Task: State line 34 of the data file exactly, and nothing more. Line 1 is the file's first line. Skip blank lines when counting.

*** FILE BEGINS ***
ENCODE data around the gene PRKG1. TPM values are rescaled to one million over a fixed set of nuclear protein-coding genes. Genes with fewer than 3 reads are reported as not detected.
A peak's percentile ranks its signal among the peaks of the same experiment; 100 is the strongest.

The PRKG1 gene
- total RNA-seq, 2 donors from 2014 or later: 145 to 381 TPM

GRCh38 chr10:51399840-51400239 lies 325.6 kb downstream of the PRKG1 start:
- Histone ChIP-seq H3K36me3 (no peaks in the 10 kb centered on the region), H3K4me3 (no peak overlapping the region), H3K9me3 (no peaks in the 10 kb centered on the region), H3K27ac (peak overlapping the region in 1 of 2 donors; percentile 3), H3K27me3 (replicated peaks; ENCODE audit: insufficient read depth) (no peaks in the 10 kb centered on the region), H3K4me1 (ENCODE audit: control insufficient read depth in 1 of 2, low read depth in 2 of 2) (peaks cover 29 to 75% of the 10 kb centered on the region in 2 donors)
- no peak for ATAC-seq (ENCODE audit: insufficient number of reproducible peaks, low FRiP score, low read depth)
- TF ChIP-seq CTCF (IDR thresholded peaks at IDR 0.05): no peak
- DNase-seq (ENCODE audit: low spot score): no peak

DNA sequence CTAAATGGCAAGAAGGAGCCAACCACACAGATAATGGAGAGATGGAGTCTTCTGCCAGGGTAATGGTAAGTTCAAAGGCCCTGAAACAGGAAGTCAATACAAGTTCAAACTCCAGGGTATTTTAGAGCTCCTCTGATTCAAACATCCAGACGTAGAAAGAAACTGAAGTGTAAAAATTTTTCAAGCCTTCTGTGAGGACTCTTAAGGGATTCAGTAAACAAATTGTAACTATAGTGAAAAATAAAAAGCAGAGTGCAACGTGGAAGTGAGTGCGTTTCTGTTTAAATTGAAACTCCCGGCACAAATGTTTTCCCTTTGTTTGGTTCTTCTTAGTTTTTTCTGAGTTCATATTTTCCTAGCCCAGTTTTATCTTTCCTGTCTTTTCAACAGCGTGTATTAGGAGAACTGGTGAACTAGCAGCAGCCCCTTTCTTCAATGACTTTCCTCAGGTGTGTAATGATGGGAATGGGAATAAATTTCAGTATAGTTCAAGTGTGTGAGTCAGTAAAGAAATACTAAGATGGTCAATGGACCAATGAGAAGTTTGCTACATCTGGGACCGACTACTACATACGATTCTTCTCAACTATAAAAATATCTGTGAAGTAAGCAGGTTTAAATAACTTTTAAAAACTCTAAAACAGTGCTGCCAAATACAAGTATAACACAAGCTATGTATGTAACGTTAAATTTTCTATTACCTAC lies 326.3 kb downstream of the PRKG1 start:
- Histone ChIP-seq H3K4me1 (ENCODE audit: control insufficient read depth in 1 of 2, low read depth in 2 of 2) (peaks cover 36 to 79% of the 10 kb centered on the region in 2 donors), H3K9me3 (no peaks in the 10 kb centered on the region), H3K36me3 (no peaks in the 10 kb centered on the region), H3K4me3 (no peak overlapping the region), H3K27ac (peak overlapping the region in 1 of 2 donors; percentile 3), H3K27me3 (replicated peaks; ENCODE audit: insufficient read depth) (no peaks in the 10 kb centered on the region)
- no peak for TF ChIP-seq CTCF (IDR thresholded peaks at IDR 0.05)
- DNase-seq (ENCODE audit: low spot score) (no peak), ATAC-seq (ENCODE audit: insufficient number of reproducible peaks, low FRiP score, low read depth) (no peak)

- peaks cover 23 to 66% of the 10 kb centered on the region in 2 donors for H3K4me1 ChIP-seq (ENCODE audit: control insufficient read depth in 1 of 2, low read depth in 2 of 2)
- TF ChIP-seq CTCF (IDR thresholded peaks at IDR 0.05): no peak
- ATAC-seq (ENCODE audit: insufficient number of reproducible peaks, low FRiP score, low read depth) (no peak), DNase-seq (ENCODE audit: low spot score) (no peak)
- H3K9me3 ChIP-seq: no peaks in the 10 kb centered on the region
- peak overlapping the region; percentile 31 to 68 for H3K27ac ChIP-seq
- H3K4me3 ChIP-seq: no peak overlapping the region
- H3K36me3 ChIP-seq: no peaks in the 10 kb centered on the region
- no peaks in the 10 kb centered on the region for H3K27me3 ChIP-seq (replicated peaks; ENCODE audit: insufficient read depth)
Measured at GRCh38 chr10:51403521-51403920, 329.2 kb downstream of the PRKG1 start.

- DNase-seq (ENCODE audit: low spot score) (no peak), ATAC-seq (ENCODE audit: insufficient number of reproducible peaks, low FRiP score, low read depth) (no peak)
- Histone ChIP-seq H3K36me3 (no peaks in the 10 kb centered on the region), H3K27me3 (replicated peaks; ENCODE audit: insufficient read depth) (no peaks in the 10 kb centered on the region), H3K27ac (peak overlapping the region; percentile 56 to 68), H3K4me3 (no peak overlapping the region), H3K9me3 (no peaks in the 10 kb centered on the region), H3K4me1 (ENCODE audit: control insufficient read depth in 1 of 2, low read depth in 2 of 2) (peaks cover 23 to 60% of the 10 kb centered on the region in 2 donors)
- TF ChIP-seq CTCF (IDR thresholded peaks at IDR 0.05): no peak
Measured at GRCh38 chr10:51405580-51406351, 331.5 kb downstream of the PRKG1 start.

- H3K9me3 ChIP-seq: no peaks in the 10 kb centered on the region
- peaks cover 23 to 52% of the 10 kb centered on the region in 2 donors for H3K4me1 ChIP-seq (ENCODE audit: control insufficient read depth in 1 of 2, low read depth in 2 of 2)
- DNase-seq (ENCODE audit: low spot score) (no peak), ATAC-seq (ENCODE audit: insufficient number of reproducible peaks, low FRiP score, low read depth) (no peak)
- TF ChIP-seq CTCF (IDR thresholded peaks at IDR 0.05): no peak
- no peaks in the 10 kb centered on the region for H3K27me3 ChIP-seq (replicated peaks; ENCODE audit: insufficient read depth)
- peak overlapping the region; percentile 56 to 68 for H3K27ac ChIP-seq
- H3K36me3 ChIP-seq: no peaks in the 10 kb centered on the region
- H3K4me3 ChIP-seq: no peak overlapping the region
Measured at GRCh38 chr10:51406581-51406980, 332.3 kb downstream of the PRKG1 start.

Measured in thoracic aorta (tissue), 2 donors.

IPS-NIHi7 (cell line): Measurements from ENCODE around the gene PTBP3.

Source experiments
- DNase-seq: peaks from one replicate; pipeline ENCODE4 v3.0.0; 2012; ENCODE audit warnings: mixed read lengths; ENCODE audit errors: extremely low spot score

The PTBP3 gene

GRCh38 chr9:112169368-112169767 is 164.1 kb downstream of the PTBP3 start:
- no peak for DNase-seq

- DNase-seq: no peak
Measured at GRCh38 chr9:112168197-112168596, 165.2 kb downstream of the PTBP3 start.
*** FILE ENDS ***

- H3K4me3 ChIP-seq: no peak overlapping the region